As a sysadmin, I've found it's always useful to monitor system logs on your Linux or Unix servers for specific patterns of activity, things that can indicate security or system issues. Even nicer to get alerts when activity occurs. I know there are tools that will do this, but they tend to be all-inclusive and complex. I wrote this perl script that monitors any logfile for a specific pattern and generates email or syslog alerts because I had the need to alert on one specific pattern, and wanted something self-contained that was easy to configure.
It needs a few non-core Perl modules to run, namely Mail::Mailer, Proc::Daemon, Unix::Syslog and File::Tail, but these can be installed pretty easily as packaged modules or via CPAN. On Debian/Ubuntu systems, all the needed modules are pre-packaged for you:
apt-get install libmailtools-perl libunix-syslog-perl libfile-tail-perl libproc-daemon-perl
On Red Hat/Fedora servers, you can use yum:
yum install perl-MailTools perl-Unix-Syslog perl-File-Tail perl-Proc-Daemon
To pull in all the modules from CPAN, you can use this one-liner:
for m in Mail::Mailer Proc::Daemon Unix::Syslog File::Tail; do perl -MCPAN -e "install $m"; done
Once the modules are installed, download the script and double check that it will run without error, then copy it to your path and make it executable. You should see no errors about missing modules when you run the script under 'perl -cwT'.
perl -cwT ./logmon.pl install -m 755 logmon.pl /usr/local/bin/
It's meant to be both simple and secure, here is the usage summary:
logmon.pl synopsis: Daemon that periodically checks logfile for a pattern and send alerts Pattern is always required. If no other options are given, defaults to syslog alerts and monitors /var/log/messages for given pattern. Usage: logmon.pl -p pattern [-m email@example.com] [-f logfile] [-u run as user] [-g run as group] [-i max interval] [-v] [-d] [-h] -m: Email destination for alerts -f: logfile to monitor -p: Pattern to match against lines in logfile (Perl regexp, match is case-insensitive) -u: Run with permissions of user -g: Run with permissions of group -i: Max time to sleep between checks -d: Debug output to STDERR, do not daemonize -v: Verbose logging (use with caution or you may have endless alerts) -h: This help text
Running the script is pretty straightforward, you specify a pattern to match against with -p (this is the only required parameter), and optionally an email recipient (-m) and logfile to watch (-f). Here is an example. Let's say you want to get alerts whenever MySQL detects a crashed table. The syslog event for this looks like this on my Ubuntu box:
Jul 17 08:02:49 kaylee mysqld: 110717 8:02:49 [ERROR] /usr/sbin/mysqld: Table './mysql/user' is marked as crashed and should be repaired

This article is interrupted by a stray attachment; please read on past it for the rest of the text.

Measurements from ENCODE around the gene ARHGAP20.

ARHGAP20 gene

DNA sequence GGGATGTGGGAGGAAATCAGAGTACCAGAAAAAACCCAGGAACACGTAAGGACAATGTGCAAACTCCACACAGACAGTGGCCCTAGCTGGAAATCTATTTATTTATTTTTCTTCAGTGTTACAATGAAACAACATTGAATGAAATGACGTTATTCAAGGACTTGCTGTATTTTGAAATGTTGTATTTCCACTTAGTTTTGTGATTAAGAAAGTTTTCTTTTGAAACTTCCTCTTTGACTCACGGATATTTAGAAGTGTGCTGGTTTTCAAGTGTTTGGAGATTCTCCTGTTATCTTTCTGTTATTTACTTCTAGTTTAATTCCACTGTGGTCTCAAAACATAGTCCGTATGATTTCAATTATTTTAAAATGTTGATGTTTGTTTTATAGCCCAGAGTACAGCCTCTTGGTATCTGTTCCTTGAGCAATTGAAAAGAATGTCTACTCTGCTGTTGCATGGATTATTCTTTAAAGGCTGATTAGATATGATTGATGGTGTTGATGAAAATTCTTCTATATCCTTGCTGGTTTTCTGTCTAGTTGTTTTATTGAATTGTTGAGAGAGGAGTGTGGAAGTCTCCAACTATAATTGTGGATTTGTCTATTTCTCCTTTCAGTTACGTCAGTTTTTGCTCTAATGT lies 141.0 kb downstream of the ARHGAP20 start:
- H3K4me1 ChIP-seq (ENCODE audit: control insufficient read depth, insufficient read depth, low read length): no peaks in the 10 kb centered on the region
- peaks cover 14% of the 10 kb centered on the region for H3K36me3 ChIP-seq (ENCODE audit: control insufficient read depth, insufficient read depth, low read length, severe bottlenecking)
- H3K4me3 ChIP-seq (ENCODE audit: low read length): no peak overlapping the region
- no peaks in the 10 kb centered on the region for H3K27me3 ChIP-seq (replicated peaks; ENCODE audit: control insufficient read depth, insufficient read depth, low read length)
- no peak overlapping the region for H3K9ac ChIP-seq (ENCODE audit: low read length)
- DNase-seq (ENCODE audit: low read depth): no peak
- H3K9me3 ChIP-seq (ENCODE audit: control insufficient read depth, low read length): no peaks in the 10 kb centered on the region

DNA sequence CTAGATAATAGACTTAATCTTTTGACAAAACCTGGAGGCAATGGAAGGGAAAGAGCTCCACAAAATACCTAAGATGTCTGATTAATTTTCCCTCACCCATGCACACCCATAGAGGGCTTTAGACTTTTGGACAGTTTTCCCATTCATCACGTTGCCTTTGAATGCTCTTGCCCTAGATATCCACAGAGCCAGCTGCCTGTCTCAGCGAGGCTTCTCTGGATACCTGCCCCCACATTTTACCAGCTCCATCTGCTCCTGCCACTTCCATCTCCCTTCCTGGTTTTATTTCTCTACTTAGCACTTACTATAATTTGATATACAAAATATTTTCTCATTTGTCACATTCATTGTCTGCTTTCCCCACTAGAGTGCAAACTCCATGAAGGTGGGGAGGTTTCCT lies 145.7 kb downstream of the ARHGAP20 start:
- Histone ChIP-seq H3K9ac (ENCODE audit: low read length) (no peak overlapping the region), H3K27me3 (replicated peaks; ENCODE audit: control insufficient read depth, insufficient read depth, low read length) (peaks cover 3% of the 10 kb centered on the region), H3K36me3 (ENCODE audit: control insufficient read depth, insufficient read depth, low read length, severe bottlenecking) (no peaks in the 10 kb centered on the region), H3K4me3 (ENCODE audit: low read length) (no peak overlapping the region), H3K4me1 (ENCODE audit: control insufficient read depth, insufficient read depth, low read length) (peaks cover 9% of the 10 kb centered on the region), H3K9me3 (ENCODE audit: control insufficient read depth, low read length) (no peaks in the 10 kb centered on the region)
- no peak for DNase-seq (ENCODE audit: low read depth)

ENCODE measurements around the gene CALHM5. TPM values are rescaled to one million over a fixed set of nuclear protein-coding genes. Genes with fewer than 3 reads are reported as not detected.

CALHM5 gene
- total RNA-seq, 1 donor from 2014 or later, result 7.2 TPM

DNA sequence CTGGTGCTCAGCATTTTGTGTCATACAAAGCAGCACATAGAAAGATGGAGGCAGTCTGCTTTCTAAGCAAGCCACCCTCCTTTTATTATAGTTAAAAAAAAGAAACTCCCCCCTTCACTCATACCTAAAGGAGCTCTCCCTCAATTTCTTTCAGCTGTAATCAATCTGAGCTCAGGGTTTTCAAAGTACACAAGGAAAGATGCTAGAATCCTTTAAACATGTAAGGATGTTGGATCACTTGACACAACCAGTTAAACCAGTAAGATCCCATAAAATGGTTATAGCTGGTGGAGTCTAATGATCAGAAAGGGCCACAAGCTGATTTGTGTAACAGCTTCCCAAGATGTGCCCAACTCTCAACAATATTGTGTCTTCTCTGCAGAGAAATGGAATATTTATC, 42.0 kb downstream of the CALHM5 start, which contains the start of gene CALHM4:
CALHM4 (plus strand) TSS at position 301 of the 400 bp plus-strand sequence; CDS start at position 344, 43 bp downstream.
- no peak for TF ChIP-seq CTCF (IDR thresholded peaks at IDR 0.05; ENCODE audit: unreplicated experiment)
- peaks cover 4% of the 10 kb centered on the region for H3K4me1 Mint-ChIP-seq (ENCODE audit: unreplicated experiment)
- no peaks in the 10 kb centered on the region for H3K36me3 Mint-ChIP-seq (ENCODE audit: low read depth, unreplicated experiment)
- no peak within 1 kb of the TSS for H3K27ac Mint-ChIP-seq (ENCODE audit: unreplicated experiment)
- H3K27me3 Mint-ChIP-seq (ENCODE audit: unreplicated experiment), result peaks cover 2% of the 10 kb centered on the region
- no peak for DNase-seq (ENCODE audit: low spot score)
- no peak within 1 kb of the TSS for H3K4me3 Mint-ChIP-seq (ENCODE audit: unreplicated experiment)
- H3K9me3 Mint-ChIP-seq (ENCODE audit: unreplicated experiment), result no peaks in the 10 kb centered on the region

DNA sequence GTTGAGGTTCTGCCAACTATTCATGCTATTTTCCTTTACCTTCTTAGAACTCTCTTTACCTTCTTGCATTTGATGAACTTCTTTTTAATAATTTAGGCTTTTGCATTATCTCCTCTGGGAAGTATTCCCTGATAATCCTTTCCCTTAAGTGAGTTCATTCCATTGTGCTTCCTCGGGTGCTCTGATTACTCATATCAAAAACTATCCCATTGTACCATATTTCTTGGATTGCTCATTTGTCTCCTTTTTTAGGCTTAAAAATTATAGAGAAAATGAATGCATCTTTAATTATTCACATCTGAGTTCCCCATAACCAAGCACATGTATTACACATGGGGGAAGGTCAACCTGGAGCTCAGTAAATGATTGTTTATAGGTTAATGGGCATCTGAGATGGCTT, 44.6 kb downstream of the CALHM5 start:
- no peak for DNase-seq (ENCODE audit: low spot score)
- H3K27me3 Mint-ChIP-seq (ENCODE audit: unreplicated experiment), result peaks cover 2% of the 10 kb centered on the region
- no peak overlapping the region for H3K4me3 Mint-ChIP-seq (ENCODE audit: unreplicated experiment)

And here is the command line usage:
logmon.pl -p 'mysqld.+?table.+?crashed' -m firstname.lastname@example.org -u nobody -g adm -f /var/log/syslog -i 30
Note that the pattern match is case-insensitive. When run this way, Logmon will detach itself from your terminal and run as a daemon, checking /var/log/syslog every 30 seconds for the supplied pattern. I recommend you use the -u and -g options to force Logmon to drop it's privileges, just make sure you specify a user or group that have read-permissions on the specified logfile. On Debian and Ubuntu servers, all the system logs are readable by the group 'adm'.
Other Options and Tips for Testing Logmon
Logmon will dump alerts to your default system log if you leave off the -m option. If you also use the -v option for verbose logging, these syslog entries and alerts will have pattern and match data. If you end up monitoring the same file you are dumping alerts into you'll get an endless series of alerts continuously being added to the system log. For this reason when alerts are sent to syslog, by default they are very generic (email alerts are always verbose).
To test Logmon, use the -v and -d options together. Run this way, Logmon will not daemonize itself, and will just print alerts and activity to your console (STDERR).
Any errors that cause the script to die while it's running as a daemon can be found in your system log.
Startup and Shutdown
I haven't yet written any startup scripts for Logmon, although I plan to. For now, just start it from one of your system's startup scripts, perhaps /etc/rc.local, and if you have to stop it you can just use pkill logmon. Please send any bugs or suggestions for improvement to the email address in the script header, or leave a comment here.